The Maritime History of the Great Lakes
Napoleon (Schooner), collision, 29 May 1852

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To The Editor Of The Colonist
      Port Dalhousie, May 31, 1852
      SIR.--Allow me, through the medium of your weekly circulated paper, to insert the following case, which took place here on Saturday the 29th. of May. I am a sailor by profession, and am at present master of the schooner SCOTLAND of Whitby. I came to here from Kingston, on the above named day; it was blowing a gale of wind from the south-west. I got hold of the pier, the vessel being light. I had to lay there, being about 300 feet from the end of the east pier, until it would moderate down, so as I could get the vessel further up. During the afternoon, the schooner NAPOLEON of Oswego came in, and ran into the SCOTLAND, which I supposed the master considered better than the pier, and
carried away her mizzen mast, with other damage. When the Captain came on the wharf, I said he had made a pretty mess of it. He said, "what right had you to lay there!" He finally said, "get the damage repaired, and I will make it all right." In the hurry of getting the wreck cleared away, and being Saturday night and late before we got through, I thought no more about the matter. On Monday morning I went to get an acknowledgment from the Captain to that effect, but on going to the vessel the Captain was not to be found. I saw at once that his object was to get through the canal, and keep out of the way. I thought I
had no more to do, but go to the Canal Office, and get the vessel stopped, until I got a hearing on the case at all events. I at once proceeded to St. Catharines and got a gentleman of the place to go with me to the office, not being acquainted myself. On being directed to the proper person at the office, I made a request to him that the vessel would be stopped. Judge of my surprise, when the gentleman (I forget his name) asked me what business I had laying at the east pier, and it blowing a gale of wind from the south-west. He might just as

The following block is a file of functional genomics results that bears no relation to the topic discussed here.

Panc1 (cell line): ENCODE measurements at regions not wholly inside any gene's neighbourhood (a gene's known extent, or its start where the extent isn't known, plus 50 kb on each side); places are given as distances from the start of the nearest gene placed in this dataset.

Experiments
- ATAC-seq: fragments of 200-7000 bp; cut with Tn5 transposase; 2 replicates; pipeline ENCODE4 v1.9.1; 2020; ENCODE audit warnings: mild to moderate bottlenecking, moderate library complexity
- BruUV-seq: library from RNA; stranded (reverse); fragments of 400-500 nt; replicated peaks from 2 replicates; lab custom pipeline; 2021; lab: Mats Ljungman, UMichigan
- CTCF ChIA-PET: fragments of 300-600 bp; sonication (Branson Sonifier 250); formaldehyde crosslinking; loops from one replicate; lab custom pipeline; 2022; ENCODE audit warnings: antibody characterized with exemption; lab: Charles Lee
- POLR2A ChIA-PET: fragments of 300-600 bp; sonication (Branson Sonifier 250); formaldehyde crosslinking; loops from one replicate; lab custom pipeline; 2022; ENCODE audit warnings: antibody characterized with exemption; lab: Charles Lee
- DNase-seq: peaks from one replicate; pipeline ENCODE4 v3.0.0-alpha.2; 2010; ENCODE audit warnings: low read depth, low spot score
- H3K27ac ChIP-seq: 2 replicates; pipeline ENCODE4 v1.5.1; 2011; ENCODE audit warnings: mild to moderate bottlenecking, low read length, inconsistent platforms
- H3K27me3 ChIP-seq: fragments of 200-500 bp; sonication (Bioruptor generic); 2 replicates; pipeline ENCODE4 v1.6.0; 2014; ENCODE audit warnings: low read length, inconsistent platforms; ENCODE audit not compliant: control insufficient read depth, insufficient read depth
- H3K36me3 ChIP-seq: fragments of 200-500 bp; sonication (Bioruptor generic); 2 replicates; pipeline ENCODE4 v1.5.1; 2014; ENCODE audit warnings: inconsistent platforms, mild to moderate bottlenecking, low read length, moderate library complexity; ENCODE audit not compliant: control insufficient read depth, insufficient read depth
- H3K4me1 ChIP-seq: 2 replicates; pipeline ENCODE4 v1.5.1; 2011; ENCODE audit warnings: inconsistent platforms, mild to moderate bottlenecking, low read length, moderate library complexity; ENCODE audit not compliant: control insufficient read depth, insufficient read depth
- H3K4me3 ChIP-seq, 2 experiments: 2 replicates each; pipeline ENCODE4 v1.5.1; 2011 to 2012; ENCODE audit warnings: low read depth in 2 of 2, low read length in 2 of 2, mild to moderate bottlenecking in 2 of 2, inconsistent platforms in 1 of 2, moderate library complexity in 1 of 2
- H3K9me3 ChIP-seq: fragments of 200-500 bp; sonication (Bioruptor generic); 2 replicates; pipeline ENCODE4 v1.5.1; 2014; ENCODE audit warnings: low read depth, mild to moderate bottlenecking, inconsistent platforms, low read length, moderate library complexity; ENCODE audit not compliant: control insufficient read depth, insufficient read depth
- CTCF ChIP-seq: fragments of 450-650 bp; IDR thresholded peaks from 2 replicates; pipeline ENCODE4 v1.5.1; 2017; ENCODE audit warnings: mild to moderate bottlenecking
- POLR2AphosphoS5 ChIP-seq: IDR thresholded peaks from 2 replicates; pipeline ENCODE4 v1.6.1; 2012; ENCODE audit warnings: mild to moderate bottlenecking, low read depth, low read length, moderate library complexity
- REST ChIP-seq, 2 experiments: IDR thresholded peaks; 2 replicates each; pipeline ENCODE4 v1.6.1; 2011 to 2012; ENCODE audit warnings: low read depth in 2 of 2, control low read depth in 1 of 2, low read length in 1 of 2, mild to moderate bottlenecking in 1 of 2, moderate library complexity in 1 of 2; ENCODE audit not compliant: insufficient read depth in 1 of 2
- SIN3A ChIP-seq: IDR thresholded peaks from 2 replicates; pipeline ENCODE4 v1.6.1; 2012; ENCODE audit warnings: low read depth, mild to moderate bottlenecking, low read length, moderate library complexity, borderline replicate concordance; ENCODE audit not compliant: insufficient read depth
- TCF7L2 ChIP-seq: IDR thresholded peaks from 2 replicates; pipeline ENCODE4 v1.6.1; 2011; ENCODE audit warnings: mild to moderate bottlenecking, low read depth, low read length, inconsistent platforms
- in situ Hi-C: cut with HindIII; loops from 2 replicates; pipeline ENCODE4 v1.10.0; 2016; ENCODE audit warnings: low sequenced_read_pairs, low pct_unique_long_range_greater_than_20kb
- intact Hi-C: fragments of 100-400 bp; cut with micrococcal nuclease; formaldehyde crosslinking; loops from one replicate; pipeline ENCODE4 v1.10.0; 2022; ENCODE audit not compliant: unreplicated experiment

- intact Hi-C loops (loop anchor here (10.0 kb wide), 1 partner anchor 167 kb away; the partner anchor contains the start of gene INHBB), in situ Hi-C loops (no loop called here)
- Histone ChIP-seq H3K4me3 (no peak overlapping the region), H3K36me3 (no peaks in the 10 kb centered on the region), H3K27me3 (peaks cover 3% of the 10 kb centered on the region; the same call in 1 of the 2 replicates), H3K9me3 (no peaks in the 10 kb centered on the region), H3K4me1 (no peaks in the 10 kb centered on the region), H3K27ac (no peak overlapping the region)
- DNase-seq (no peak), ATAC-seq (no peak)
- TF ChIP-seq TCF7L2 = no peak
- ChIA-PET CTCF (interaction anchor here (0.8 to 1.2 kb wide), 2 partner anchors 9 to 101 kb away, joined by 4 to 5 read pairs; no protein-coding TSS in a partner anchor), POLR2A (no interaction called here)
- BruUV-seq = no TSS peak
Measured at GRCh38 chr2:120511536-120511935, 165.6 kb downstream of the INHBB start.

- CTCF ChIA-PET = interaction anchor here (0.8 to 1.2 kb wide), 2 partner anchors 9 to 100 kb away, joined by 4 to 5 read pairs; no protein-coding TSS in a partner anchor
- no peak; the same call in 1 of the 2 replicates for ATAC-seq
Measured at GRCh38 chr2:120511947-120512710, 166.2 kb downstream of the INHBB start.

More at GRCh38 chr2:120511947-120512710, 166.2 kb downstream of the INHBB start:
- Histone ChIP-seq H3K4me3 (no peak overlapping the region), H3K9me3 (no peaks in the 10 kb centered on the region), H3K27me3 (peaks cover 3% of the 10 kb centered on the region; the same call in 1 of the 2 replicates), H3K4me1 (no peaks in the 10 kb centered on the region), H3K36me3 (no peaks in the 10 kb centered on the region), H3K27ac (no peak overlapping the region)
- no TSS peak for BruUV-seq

well have told me that I had no business in the harbor at all, and as I could not get a light vessel to the west pier, blowing the way it was, I should have stayed in the Lake, and that he had no power to stop the vessel. Now, I would ask anyone, who is in the custon of going through the Welland Canal, if he should happen to let his vessel do any damage to the locks or bridges, how far he would go before he is stopped, until the damage is paid. But an American vessel can run into a British vessel and go "Scot Free." You have nothing for
it but an action at law against the owners of the American vessel where she belongs. A pretty business this--you have to go into their Courts, with a case that occurred in British waters. Now, suppose I had gone into an American port and ran into an American vessel, the case would have been somewhat different-- instead of the owners of the American vessel having to go into our Courts with an action for damages, the vessel would have been seized until security was given, or the damages paid. Now, Mr. Editor, what I argue is this, that we
should be placed on an equal footing with our neighbours; and now when shipping is becoming of so much importance in the country, the Legislature should pass a act empowering Harbor Masters, or proper officers of the Provincial Canals, to have such cases tried on the spot where they occur, and then we may look for some sort of justice, but not before.
      I am Mr. Editor
      Your Most Obedient Servant,
      Master, SCOTLAND of Whitby
      Toronto British Colonist
      Tuesday, June 8, 1852

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Reason: collision
Lives: nil
Remarks: Damage slight ?
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  • Ontario, Canada
    Latitude: 43.20011 Longitude: -79.26629
William R. McNeil
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Napoleon (Schooner), collision, 29 May 1852